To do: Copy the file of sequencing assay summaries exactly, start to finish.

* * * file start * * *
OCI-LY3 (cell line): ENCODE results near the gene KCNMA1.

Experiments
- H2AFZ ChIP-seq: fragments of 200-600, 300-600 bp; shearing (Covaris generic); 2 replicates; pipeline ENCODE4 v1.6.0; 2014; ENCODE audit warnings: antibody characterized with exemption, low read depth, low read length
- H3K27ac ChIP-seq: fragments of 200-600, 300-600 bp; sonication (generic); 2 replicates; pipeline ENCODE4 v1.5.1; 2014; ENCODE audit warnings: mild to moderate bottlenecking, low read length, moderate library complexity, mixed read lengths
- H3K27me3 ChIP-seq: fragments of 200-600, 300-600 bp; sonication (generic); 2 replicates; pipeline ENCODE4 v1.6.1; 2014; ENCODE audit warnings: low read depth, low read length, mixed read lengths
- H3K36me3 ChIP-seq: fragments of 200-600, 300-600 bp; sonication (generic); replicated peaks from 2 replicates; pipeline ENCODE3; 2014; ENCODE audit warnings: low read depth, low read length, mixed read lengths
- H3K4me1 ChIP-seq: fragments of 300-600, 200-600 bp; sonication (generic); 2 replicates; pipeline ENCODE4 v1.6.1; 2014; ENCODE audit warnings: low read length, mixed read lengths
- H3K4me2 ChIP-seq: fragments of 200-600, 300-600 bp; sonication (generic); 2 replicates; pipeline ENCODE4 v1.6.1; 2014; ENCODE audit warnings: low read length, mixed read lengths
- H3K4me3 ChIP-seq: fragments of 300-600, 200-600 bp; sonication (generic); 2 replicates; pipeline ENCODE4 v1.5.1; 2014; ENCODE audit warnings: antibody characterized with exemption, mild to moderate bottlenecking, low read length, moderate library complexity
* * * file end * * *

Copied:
OCI-LY3 (cell line): ENCODE results near the gene KCNMA1.

Experiments
- H2AFZ ChIP-seq: fragments of 200-600, 300-600 bp; shearing (Covaris generic); 2 replicates; pipeline ENCODE4 v1.6.0; 2014; ENCODE audit warnings: antibody characterized with exemption, low read depth, low read length
- H3K27ac ChIP-seq: fragments of 200-600, 300-600 bp; sonication (generic); 2 replicates; pipeline ENCODE4 v1.5.1; 2014; ENCODE audit warnings: mild to moderate bottlenecking, low read length, moderate library complexity, mixed read lengths
- H3K27me3 ChIP-seq: fragments of 200-600, 300-600 bp; sonication (generic); 2 replicates; pipeline ENCODE4 v1.6.1; 2014; ENCODE audit warnings: low read depth, low read length, mixed read lengths
- H3K36me3 ChIP-seq: fragments of 200-600, 300-600 bp; sonication (generic); replicated peaks from 2 replicates; pipeline ENCODE3; 2014; ENCODE audit warnings: low read depth, low read length, mixed read lengths
- H3K4me1 ChIP-seq: fragments of 300-600, 200-600 bp; sonication (generic); 2 replicates; pipeline ENCODE4 v1.6.1; 2014; ENCODE audit warnings: low read length, mixed read lengths
- H3K4me2 ChIP-seq: fragments of 200-600, 300-600 bp; sonication (generic); 2 replicates; pipeline ENCODE4 v1.6.1; 2014; ENCODE audit warnings: low read length, mixed read lengths
- H3K4me3 ChIP-seq: fragments of 300-600, 200-600 bp; sonication (generic); 2 replicates; pipeline ENCODE4 v1.5.1; 2014; ENCODE audit warnings: antibody characterized with exemption, mild to moderate bottlenecking, low read length, moderate library complexity